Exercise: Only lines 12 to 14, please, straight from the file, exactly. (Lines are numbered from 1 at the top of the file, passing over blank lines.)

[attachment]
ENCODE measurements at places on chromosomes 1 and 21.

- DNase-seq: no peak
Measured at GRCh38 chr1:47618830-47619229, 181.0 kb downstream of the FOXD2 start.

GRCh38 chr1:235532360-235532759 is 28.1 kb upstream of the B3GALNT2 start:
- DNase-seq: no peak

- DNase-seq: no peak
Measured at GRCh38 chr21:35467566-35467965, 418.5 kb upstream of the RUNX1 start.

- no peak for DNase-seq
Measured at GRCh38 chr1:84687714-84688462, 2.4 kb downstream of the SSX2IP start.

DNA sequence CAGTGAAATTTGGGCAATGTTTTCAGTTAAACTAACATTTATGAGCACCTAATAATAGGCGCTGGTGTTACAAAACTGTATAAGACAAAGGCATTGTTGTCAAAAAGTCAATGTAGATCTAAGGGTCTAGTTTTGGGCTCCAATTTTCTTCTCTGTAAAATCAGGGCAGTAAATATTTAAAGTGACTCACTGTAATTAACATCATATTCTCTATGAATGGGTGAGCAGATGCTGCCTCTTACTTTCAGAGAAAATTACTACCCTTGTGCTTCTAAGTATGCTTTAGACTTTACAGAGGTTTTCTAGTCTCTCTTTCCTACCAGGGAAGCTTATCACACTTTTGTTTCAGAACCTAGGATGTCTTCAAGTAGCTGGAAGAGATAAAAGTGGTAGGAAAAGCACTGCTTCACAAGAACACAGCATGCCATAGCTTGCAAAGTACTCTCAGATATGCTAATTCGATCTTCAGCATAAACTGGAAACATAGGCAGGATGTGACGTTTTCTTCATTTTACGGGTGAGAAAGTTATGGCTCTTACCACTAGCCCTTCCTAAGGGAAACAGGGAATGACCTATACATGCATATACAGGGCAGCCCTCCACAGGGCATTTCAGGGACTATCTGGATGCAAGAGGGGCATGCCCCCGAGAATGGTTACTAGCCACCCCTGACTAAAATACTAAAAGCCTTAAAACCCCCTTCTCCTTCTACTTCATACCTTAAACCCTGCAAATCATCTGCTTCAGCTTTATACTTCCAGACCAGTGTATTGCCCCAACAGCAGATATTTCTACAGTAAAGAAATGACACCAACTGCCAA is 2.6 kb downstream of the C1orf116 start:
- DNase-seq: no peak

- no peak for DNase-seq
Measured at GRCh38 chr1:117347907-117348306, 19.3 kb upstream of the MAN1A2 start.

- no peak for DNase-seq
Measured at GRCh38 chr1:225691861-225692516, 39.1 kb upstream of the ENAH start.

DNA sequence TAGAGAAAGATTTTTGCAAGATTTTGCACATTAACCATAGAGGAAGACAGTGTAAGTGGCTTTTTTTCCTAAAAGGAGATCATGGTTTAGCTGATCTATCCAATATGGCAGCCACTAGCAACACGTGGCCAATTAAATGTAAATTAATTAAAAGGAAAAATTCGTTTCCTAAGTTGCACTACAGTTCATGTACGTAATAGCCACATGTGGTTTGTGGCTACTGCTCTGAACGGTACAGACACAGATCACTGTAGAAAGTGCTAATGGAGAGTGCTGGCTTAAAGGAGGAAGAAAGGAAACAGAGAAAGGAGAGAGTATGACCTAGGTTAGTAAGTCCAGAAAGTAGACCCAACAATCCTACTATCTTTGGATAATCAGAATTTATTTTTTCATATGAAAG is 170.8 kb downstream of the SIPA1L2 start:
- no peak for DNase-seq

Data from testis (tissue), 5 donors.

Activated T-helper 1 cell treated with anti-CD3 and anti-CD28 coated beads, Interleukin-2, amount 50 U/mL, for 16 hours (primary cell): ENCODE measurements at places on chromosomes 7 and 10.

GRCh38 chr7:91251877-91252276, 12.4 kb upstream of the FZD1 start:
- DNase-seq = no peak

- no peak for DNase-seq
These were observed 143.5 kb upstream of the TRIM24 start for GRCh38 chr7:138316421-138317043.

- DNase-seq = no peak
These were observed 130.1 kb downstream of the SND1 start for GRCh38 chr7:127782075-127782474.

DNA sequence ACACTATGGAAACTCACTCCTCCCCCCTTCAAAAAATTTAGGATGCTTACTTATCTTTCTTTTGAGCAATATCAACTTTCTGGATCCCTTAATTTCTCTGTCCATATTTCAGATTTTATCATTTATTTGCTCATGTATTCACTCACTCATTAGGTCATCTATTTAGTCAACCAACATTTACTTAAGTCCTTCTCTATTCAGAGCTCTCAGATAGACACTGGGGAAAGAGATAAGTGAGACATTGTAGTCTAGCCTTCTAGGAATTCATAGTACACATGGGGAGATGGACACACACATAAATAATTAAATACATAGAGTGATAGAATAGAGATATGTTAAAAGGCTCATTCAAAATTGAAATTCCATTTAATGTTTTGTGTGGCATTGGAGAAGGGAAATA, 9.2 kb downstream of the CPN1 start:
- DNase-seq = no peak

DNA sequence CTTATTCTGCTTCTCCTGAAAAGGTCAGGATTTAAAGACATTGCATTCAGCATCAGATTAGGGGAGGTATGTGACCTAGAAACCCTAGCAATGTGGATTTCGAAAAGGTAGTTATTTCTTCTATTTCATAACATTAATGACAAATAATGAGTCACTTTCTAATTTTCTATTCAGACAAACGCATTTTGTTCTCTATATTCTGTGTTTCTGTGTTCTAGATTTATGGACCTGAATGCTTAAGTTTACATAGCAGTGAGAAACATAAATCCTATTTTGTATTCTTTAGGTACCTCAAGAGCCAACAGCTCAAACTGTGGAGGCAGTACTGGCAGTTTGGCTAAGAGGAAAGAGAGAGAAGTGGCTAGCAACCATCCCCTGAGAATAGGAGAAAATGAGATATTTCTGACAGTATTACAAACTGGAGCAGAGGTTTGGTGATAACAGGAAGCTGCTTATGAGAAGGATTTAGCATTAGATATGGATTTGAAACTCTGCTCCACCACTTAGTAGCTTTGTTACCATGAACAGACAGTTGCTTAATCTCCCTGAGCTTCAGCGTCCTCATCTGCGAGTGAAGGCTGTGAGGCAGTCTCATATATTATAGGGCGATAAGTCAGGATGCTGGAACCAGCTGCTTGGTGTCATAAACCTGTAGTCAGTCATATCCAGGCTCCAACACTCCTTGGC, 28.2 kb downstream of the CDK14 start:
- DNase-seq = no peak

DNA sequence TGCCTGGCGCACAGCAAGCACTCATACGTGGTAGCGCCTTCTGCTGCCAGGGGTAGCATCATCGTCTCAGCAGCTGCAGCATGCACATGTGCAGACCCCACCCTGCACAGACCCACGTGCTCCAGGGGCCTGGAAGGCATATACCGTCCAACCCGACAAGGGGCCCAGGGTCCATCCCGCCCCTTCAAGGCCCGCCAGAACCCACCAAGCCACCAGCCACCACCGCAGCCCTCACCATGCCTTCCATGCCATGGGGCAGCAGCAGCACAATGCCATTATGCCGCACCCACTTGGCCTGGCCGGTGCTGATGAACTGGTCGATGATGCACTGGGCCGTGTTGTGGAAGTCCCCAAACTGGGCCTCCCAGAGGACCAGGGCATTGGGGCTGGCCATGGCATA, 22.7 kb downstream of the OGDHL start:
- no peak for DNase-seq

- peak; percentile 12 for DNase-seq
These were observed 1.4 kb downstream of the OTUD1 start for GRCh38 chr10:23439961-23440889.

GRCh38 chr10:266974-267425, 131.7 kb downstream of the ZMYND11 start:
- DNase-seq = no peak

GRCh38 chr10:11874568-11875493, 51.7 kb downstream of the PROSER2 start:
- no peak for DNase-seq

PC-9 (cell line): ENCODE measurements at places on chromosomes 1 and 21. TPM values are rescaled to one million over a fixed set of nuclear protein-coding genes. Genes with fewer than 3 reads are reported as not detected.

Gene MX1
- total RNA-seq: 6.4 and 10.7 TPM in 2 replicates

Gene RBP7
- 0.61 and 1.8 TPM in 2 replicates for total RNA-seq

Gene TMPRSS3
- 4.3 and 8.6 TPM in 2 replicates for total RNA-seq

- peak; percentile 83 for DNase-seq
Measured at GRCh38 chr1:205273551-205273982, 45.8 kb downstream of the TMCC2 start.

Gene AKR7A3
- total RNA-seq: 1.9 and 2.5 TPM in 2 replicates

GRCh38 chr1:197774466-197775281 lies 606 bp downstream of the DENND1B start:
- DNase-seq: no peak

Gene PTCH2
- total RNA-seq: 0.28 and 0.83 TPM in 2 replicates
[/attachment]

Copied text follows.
- no peak for DNase-seq
Measured at GRCh38 chr1:117347907-117348306, 19.3 kb upstream of the MAN1A2 start.

- no peak for DNase-seq